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The Demonologist: The Extraordinary Career of Ed and Lorraine Warren Paperback – September 13, 2002
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My research relied heavily on The Demonologist. It scared the daylights out of me. Profoundly. --Vera Farmiga (Academy Award Nominee), Philstar.com
I watch/read a lot of scary stories. But, The Demonologist, true life account of Ed & Lorraine Warren, is the scariest book I've read. --James Wan, Director of 'The Conjuring' and 'The Conjuring 2: The Enfield Poltergeist' --This text refers to the Audio CD edition.
About the Author
For over five decades Ed and Loraine Warren have been considered America?s foremost experts on demonology and exorcism. With over 3,000 investigations to their credit, they reveal what actually breaks the peace in haunted houses. Expertly written by Gerald Daniel Brittle, a nonfiction writer with advanced degrees in literature and psychology specializing in mystical theology.
Top customer reviews
The history of the Warrens and their work with the paranormal is truly dynamic, so much so that it's easy to see why someone in Hollywood thought that it would make for some compelling flicks. (For the record, I think the films are more popcorn-y than they need to be, but as is often the case ghost and possession tales need to be amped up a bit in order to get butts in the seat, I guess.) Much of the subject matter involving the two investigators might lose something in translation (from reality to print) largely because they're both so affable about the business; it's difficult to imagine the two of them truly frightened by what they encounter mostly because they've encountered it so much over a few decades that the evil is given an almost commonplace packaging.
Still, Gerald Brittle does a solid job in crafting a fairly thorough portrait of two of the most interesting folks in the paranormal trade, and after a few awkward first chapters the book breezes by with relative ease.
To be frank, though, only a few cases are given any in-depth look in The Demonologist. The book serves as a pretty standard overview of their careers -- Ed Warren gets a bit more coverage than Lorraine, perhaps owed to the fact that his approach is arguably the more relatable (Lorraine is a clairvoyant) -- and while I could agree with some that the tome lacks substance in regard to several of the incidents I'm not entirely certain that Brittle could've accomplished anything with greater data; this is owed to the fact that because of their exposure to demoniacal spirits the Warrens are not going to contribute in any effort that reveals too much to the masses. They're out to curtail the expanse of evil, not make it accessible to anyone willing to flip through a few pages.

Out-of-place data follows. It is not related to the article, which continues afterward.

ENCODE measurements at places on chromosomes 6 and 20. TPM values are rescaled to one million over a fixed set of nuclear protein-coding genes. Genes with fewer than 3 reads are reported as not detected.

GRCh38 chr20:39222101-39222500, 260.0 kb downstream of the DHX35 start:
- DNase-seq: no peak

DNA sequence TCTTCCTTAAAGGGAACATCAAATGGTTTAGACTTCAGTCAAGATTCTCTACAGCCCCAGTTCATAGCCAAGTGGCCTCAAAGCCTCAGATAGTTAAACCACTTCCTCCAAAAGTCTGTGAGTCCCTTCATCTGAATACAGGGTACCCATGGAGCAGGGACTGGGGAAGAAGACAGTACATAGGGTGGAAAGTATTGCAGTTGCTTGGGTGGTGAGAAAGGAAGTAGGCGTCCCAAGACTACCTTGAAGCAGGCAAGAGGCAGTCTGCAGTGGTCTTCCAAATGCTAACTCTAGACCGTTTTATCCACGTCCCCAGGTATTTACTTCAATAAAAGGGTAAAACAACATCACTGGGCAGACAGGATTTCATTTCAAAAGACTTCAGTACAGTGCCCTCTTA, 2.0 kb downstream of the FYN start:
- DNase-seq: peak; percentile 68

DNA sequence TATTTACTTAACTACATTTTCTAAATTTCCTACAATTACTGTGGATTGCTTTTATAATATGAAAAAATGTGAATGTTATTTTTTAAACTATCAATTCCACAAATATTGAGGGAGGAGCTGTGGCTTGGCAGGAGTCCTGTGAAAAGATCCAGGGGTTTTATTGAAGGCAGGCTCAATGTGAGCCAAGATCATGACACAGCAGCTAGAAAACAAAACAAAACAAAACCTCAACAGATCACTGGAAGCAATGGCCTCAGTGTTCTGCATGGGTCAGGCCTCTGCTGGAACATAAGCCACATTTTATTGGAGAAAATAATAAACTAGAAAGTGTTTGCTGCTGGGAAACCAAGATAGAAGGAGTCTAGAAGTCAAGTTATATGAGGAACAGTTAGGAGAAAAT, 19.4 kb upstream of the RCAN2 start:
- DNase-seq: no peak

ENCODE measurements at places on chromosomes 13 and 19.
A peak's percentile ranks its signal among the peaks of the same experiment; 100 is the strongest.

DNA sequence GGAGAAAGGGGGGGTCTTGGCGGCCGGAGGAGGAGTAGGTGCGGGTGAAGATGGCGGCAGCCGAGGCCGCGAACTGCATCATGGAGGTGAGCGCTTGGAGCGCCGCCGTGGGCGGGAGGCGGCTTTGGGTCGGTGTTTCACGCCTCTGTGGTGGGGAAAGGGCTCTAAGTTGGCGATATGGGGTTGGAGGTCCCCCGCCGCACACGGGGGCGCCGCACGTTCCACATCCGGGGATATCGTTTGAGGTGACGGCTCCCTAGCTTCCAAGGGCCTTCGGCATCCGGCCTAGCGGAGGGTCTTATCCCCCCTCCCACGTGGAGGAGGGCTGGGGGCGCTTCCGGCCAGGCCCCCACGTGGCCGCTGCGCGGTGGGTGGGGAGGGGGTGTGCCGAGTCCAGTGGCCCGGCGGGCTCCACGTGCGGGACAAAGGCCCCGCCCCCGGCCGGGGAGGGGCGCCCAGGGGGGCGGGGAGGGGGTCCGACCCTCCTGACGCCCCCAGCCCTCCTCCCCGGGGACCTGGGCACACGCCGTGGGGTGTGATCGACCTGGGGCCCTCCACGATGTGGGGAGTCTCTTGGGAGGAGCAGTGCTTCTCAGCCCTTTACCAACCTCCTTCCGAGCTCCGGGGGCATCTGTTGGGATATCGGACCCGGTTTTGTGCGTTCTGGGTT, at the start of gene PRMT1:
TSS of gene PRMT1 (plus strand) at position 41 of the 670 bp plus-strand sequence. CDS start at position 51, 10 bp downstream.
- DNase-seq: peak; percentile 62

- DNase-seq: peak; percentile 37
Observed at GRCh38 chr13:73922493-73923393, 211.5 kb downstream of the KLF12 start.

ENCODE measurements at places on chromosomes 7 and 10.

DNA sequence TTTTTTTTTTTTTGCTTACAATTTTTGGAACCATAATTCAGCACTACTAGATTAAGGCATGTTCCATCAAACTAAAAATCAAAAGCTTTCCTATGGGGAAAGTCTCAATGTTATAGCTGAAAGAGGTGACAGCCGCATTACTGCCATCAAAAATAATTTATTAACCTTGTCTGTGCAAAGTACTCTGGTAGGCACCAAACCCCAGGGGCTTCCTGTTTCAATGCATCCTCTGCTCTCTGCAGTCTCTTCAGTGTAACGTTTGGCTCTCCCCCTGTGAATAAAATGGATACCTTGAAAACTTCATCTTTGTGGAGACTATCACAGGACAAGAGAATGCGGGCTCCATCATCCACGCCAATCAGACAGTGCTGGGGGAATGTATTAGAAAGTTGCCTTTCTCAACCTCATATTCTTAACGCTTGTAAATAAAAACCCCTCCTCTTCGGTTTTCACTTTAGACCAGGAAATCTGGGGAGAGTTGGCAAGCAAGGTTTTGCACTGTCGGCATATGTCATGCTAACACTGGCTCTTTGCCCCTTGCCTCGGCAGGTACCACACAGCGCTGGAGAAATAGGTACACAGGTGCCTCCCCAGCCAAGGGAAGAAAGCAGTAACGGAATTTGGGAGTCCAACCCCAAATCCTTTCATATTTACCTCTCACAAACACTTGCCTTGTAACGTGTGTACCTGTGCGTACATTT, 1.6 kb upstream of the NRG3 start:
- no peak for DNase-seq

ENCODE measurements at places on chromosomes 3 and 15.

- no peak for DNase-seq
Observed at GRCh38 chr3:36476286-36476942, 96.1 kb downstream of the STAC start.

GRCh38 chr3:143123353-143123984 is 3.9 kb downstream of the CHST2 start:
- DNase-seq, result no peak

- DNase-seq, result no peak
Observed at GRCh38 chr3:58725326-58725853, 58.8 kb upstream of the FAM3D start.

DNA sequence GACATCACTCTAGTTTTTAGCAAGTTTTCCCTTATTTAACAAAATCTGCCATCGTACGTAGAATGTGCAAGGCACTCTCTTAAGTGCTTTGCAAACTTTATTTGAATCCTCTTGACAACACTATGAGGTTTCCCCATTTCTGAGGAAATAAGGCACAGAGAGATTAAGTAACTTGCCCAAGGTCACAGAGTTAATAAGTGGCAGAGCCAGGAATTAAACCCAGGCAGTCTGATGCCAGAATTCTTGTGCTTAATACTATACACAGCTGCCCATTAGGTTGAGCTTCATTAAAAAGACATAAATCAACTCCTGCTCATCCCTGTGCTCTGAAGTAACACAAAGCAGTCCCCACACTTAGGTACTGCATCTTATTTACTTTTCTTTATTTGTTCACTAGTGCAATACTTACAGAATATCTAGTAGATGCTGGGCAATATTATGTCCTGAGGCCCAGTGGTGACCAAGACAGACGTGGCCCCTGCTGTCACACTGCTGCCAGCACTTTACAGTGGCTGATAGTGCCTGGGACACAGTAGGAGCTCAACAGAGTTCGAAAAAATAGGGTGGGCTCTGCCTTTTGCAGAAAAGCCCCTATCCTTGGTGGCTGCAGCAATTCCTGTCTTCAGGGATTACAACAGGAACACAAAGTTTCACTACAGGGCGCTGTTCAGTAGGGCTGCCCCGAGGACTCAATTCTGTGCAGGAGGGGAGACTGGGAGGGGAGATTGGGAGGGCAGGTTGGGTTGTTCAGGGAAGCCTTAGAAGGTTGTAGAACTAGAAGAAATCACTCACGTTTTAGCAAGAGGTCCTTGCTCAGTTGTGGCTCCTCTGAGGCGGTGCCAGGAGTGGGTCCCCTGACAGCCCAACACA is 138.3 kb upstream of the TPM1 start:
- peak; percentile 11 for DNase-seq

If I had any strong drawback to the book it's that Brittle structured most of the chapters a bit too similarly: clearly he gathered much of his material by conducting interviews with these two participants, and roughly every other chapter (or so) kinda/sorta reintroduces the whole interviewing approach. It's almost as if Brittle's chapters were conceived individually and published as magazine retrospectives on the Warrens until he had enough of them that he decided to cull them together into one book. The end result is that some of the details about the paranormal gets covered twice if not three times for a reader who's following closely (I generally do), and that made me think this was a cumulative effort of several independent projects all weaved together under one cover.
However, I thought it all made for still some very compelling reading, so much so that I just ordered Book 2 in this series.
The experiences of this husband and wife team are quite extraordinary. I'm not certain that I would have the intestinal fortitude to get involved in what they did as a life's calling.
I remember as a youngster in parochial school a Nun warning the class to never "play" with a Ouija board. I took that warning to heart and never did, but have known people who did and they brought misfortune upon themselves .... or at least it certainly appeared that way.
In many of the Warren's cases the Ouija board seemed to open a portal to misfortune and / or possession.
Generally, a very interesting book.